Archive for the ‘Reflections’ Category


December 25, 2016

With the Name of God, All-Merciful, Most Merciful









in the hope of helping to increase Christian-Muslim mutual understanding, an absolute necessity for our times




Birthplace of the Virgin Mary according to Christian tradition, on the edge of Temple Mount (al-Masjid al-Aqsa / al-Haram al-Sharif) in Jerusalem. The story of her birth is also in the Qur’an, Family of Imran, 3:33-37. Photo (c) Usama Hasan, May 2015


Chapel inside the birthplace of the Virgin Mary according to Christian tradition, on the edge of Temple Mount (al-Masjid al-Aqsa / al-Haram al-Sharif) in Jerusalem. The story of her birth is also in the Qur’an, Family of Imran, 3:33-37. Note that this site was largely preserved as a place of pilgrimage and prayer for Christians throughout Islamic rule over Jerusalem since c. 640 CE / 17 AH. Photo (c) Usama Hasan, May 2015

Dome of the Rock mosque atop Temple Mount (al-Masjid al-Aqsa), where Mary, Jesus & Muhammad all worshipped God, according to Islamic tradition.

Dome of the Rock mosque atop Temple Mount (al-Masjid al-Aqsa), where Mary, Jesus & Muhammad all worshipped God, according to Islamic tradition. Muhammad was brought here by Gabriel, in one of the many magnificent meetings between these two great Spirits. Photo (c) Usama Hasan, May 2015

With the Name of God, All-Merciful, Most Merciful






in the hope of helping to increase Christian-Muslim mutual understanding, an absolute necessity for our times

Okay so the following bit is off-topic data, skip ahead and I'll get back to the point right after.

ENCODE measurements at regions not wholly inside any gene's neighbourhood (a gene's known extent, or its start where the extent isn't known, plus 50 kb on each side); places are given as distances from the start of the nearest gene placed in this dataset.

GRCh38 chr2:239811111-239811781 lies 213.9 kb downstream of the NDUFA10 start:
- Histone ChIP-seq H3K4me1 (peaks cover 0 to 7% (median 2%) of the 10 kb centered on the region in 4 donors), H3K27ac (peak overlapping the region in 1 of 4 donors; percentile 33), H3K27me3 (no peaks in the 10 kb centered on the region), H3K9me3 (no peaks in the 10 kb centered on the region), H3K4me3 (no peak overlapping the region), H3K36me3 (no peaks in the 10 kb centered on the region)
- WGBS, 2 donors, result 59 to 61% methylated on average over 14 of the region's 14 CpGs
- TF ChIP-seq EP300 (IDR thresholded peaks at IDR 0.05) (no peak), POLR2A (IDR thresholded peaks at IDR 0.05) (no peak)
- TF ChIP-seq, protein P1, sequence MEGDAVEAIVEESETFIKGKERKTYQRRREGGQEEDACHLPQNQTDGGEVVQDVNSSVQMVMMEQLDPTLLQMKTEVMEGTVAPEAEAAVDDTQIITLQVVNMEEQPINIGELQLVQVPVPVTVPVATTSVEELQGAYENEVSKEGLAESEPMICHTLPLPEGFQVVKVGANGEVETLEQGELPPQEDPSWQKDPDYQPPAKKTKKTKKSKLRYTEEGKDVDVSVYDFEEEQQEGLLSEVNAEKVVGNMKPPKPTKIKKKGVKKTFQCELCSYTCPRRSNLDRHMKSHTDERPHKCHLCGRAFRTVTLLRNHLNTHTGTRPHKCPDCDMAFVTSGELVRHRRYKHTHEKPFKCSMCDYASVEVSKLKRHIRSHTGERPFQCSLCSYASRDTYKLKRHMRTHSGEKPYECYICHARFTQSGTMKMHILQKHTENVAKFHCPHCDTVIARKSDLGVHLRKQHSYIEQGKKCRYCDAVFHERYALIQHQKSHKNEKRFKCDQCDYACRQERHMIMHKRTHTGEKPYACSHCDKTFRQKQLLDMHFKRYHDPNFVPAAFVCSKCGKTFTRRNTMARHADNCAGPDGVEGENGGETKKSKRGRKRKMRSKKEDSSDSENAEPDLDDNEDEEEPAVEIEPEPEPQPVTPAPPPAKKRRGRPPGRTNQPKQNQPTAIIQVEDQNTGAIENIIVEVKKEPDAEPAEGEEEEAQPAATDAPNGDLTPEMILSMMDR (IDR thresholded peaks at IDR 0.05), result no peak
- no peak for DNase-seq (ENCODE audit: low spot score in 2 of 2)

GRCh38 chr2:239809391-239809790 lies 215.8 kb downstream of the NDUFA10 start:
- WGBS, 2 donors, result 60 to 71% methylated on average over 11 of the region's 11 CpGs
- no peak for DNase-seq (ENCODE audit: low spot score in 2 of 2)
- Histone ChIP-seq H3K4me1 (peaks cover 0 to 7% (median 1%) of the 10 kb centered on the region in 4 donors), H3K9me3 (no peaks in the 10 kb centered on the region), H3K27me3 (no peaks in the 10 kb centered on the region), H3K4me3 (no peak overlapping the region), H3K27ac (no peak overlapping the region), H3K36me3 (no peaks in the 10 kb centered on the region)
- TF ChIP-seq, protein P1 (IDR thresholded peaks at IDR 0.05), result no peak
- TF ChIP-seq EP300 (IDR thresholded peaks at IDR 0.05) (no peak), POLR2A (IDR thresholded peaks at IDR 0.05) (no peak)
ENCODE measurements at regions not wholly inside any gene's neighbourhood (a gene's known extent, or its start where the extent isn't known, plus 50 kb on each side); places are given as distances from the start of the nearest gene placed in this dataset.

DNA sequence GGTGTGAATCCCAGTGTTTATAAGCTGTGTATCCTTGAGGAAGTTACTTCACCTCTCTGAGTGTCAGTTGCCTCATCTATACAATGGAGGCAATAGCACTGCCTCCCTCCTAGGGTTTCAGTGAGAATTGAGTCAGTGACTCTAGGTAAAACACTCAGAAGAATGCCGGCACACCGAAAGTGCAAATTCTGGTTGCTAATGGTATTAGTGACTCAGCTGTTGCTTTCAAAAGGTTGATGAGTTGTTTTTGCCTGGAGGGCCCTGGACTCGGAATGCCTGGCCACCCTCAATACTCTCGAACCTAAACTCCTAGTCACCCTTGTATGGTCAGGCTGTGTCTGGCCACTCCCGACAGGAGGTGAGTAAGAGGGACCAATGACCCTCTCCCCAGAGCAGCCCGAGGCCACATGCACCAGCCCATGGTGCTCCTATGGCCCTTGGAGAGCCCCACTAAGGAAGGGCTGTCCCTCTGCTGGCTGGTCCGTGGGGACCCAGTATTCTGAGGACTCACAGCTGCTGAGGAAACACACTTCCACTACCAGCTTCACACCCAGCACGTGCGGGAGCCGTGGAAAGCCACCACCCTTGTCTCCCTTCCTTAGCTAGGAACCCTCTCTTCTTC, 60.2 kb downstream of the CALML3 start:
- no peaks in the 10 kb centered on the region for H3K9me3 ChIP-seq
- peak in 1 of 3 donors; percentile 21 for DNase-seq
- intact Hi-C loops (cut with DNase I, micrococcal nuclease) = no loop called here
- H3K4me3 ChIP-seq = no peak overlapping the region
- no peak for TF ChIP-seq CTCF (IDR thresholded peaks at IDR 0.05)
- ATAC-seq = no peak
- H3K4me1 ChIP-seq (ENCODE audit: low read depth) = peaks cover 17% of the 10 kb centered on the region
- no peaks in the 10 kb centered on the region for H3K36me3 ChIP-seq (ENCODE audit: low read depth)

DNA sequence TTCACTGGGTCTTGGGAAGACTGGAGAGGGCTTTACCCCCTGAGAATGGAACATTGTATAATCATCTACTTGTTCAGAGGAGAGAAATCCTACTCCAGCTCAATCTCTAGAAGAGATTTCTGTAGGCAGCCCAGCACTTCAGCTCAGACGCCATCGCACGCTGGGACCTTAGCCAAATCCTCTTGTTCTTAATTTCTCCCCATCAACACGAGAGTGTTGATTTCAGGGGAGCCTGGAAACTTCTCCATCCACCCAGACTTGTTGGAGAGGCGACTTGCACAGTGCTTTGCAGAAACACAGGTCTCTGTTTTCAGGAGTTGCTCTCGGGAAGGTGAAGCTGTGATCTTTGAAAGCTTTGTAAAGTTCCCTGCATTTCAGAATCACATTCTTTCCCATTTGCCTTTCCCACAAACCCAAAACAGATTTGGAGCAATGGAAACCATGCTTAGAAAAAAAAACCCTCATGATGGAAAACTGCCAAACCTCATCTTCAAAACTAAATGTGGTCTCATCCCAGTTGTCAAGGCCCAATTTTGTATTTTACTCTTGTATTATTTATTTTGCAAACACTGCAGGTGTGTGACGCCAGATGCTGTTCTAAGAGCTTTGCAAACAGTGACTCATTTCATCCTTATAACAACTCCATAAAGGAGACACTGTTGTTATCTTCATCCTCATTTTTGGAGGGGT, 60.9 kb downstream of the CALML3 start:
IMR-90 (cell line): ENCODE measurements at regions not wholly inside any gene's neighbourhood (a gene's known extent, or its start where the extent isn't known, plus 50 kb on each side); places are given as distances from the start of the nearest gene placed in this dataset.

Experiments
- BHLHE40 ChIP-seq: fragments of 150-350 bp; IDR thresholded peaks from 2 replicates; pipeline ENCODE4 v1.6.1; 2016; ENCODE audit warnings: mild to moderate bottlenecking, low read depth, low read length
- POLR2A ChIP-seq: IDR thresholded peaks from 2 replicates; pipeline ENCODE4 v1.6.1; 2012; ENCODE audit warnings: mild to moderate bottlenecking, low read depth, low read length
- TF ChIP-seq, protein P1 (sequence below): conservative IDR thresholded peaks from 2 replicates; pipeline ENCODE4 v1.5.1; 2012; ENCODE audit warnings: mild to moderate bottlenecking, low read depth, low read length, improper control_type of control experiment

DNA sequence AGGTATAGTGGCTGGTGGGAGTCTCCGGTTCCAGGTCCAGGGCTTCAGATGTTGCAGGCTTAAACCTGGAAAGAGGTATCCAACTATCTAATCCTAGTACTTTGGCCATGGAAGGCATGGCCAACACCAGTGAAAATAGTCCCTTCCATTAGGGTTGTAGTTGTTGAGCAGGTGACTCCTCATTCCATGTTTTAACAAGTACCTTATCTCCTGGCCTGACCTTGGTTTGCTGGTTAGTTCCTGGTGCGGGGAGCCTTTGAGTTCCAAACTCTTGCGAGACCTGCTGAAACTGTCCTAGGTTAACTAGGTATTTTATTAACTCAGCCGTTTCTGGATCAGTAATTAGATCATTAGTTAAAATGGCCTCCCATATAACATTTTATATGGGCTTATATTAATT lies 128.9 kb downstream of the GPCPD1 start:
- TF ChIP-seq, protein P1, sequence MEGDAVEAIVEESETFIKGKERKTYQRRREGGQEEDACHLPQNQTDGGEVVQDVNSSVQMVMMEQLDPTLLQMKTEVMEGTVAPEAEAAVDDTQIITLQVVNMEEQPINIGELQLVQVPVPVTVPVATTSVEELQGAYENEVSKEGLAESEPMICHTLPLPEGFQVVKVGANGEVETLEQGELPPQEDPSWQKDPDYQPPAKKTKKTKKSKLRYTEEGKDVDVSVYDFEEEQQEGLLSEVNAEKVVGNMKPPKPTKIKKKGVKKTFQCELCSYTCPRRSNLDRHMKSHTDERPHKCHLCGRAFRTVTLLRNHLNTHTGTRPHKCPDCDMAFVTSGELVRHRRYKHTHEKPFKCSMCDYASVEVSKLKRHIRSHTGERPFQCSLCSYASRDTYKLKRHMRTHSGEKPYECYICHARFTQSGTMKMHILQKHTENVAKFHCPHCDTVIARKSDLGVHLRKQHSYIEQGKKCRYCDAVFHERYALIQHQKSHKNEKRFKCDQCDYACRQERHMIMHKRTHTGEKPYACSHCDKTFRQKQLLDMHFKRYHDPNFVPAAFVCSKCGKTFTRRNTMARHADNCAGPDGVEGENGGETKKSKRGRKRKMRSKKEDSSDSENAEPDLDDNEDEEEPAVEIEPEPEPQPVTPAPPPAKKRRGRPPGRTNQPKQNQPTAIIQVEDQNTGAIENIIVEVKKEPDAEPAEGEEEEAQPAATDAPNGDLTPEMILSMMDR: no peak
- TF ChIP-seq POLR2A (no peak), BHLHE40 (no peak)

Jesus Christ is “the Word of God” cast unto Mary (Q. Women 4:171), “a Word from God” (Q. The Family of ‘Imran 3:45) as well as being a Prophet and Messenger of God. In Christian Greek scriptures and theology, the Word of God is the Logos.



The Qur’an is also the Word of God. Hence, there is a parallel between Jesus and the Qur’an, both being Logos.



This Word or Logos is specifically associated with the Divine Word and Command, “Be!” (Kun) that Creates all Being (Kawn), and thus there is a parallel between Jesus and Adam (Q. The Family of ‘Imran 3:59). Islamic views on philosophical discussions about “being” all derive from this Qur’anic teaching about the Divine Command, “Be!”

To God belong the Creation and the Command (Khalq and Amr: Q. The Heights 7:54). Everything besides God is outwardly Creation, inwardly a Divine Command (Sufi teaching, based on the above Qur’anic verse). Adam and Jesus are prime reminders of this reality.

It is for this reason that theologians who later wrote Islamic creeds often included the phrase “… the Word of God: it originated from, and returns to, Him” (kalam Allah, minhu bada’a wa ilayhi ya’ud).

And just as the “Christological controversies” exercised early Christians about the nature of Christ: human, divine or both, the “Qur’anological controversies” exercised early Muslims about the nature of the Qur’an: created, divine or both. For example, both traditions produced the identical phrase “not made” or “uncreated” in attempts to resolve this theological paradox between Creation and Command. The Christian formulation about Jesus being “begotten, not made” (mawlud, ghayr makhluq in Arabic) is identical in its second half to the Islamic formulation about the Qur’an being “the word of God, uncreated” (kalam Allah, ghayr makhluq).





Jesus Christ is also a “Spirit from God” (Q. Women 4:171), and in several hadiths, the “Spirit of God” (Ruh Allah).